During lessons pupils burst stereotypes that label groups or individuals. Students understand the meaning of the word “stereotype”. Work in groups to come up along with stereotype statements. It guarantees arousing pupils curiosity, if you leave it up to get a few days.
How to work with stereotypes in a classroom
Students take a piece of a paper. Ask students to write phrases or words which describe characteristics or attributes of a man under phrases or words which describe a female and a man. You may ask students to share some ideas to get a ball rolling.
Arrange students into groups and ask them to talk about their lists. As students share them, write them. What’s a stereotype? Write the word “stereotype”. Give students a few moments. Lead pupils to the conclusion, explain that statements are too general to be true, motivate them to realize that it is unfair to make such statements. Help students to make the association between phrases and exactly a term “stereotype”. Have students return to their counselling groups and ask them to develop together with stereotypes they may think of or have heard about. Tell them to maintain a list of the stereotypes they think of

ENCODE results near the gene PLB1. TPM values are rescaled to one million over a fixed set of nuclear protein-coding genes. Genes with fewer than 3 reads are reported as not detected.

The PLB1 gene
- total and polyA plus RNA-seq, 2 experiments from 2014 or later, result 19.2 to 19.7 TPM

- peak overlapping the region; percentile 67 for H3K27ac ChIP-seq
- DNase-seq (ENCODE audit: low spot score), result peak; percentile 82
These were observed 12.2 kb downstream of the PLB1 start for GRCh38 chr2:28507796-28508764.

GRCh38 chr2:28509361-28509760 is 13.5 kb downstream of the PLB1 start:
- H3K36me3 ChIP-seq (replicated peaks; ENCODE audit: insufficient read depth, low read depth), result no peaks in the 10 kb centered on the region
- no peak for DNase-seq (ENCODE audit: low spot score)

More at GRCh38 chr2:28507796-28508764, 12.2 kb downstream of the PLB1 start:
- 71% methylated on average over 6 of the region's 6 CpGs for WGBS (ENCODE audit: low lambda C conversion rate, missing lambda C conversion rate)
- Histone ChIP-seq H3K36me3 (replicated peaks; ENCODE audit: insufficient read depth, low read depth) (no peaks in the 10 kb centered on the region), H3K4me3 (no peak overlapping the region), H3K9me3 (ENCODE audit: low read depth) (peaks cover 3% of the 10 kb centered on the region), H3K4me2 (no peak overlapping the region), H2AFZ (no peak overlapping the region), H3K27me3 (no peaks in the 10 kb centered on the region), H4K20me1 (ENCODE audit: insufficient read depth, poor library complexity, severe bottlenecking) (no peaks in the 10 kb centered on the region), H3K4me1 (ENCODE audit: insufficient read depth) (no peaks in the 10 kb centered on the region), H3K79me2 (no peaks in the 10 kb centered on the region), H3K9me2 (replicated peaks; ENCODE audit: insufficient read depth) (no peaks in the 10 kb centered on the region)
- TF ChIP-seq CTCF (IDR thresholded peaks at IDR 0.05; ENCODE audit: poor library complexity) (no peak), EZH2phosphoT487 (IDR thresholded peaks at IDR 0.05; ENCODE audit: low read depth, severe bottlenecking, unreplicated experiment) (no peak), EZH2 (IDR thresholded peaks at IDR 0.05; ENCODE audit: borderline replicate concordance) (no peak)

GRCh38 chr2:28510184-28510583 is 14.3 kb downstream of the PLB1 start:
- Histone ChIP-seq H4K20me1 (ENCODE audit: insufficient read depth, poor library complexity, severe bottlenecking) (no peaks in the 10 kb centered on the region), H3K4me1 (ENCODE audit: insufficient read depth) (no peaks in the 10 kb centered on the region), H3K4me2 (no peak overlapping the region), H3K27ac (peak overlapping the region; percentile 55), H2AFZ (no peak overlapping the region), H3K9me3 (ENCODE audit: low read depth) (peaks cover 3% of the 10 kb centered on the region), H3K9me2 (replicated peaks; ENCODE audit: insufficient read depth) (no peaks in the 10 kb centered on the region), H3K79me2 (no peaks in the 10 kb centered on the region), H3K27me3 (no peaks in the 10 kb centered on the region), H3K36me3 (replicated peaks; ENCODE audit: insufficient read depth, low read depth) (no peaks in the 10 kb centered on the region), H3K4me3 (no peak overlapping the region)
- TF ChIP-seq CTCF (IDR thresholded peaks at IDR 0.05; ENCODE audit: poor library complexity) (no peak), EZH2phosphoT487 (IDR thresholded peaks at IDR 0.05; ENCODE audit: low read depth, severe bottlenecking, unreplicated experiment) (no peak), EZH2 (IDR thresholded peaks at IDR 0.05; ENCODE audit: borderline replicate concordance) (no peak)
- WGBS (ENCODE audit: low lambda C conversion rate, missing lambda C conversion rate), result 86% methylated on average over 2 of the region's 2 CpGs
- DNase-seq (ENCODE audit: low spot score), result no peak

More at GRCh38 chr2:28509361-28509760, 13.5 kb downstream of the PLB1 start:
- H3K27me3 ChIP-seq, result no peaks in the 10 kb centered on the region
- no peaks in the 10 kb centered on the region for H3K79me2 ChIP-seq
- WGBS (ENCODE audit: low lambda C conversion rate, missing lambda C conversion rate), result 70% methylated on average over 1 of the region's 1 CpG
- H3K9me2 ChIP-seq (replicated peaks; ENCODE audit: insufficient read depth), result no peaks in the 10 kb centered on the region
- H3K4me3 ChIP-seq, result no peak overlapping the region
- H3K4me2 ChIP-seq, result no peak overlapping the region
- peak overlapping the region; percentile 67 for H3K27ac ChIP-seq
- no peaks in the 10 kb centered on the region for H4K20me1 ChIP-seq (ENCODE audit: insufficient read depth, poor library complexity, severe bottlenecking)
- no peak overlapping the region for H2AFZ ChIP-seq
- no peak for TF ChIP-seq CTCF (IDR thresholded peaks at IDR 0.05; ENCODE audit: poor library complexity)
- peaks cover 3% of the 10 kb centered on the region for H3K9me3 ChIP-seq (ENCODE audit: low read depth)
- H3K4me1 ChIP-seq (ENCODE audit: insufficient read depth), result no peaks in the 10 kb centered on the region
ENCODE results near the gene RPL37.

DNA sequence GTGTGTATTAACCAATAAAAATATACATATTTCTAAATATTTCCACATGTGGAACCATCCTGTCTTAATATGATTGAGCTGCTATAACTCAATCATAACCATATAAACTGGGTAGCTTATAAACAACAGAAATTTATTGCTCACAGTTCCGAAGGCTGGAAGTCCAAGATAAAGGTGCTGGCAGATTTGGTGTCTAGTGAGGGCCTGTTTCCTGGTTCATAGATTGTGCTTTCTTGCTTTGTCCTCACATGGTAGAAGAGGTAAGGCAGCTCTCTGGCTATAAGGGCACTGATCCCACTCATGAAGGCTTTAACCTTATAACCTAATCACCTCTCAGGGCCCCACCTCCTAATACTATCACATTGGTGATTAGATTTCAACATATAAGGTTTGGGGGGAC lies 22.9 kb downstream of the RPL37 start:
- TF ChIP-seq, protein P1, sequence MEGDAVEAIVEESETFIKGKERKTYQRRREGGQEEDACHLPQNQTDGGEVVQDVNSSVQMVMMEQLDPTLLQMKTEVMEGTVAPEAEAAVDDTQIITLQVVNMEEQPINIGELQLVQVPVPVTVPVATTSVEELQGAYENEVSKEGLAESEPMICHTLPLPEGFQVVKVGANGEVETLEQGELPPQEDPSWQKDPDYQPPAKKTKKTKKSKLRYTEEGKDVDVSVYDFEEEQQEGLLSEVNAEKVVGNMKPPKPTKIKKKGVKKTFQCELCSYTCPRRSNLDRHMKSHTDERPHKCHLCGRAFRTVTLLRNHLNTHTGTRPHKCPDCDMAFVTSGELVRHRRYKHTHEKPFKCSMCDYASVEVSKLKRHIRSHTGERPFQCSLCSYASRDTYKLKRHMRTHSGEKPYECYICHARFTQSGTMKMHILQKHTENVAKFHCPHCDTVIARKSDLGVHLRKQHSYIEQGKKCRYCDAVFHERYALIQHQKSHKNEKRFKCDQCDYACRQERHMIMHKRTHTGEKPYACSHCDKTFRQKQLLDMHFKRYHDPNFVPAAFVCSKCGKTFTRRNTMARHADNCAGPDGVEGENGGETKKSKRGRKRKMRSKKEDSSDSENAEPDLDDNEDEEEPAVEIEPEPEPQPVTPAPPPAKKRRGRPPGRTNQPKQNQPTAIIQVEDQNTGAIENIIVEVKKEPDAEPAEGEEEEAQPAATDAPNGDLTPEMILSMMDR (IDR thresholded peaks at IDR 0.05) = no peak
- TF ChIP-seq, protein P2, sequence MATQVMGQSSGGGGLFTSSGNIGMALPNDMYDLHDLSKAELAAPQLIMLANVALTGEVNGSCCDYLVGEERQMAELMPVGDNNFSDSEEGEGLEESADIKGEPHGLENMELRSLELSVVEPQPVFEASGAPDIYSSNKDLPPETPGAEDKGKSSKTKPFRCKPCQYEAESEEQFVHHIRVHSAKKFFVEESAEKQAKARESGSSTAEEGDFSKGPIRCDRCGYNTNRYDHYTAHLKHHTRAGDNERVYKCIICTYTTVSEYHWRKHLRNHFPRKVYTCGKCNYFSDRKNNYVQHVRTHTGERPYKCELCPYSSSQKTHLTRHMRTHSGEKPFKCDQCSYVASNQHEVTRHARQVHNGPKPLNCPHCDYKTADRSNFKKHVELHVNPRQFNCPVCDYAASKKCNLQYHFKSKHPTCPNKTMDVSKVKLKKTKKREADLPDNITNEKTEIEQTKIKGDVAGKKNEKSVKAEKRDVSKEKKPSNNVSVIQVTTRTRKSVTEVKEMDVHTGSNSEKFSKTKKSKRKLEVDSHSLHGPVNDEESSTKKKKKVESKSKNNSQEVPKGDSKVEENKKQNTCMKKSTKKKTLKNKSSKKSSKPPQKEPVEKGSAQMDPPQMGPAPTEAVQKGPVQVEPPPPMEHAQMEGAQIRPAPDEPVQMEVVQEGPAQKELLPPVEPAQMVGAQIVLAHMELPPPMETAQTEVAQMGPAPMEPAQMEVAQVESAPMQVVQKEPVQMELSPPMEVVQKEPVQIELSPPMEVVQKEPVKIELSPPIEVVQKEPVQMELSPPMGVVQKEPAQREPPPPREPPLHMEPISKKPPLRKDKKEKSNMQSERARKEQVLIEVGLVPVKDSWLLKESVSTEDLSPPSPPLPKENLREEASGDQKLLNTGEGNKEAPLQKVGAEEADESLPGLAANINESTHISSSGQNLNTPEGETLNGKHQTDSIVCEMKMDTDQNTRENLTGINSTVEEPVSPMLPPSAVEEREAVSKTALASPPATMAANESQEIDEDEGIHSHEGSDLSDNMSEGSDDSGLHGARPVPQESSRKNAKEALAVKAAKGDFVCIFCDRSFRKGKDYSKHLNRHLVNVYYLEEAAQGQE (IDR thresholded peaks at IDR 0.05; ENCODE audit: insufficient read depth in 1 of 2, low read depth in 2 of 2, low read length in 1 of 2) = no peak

Engage pupils to understand stereotypes philosophy
When the flow of stereotype statements appears to slow down, ask pupils in each group to take a final look at their own lists and mark with an asterisk 6-10 the most intriguing stereotypes. Each time a student shares a stereotype, hand that student a sentence strip sohe can write a stereotype on a sentence strip. Maths tutors Brisbane based. Instruct pupils to write large and bold, markers or crayons work best.
In case you’ve created a bulletin board to get an activity, ask pupils to read each sentence strip loudly and staple it next to a balloon about exactly a bulletin board. When all sentence strips are scratched at a board, lead a class discussion on each stereotype. Ask pupils, if e stereotype statements are fair statements.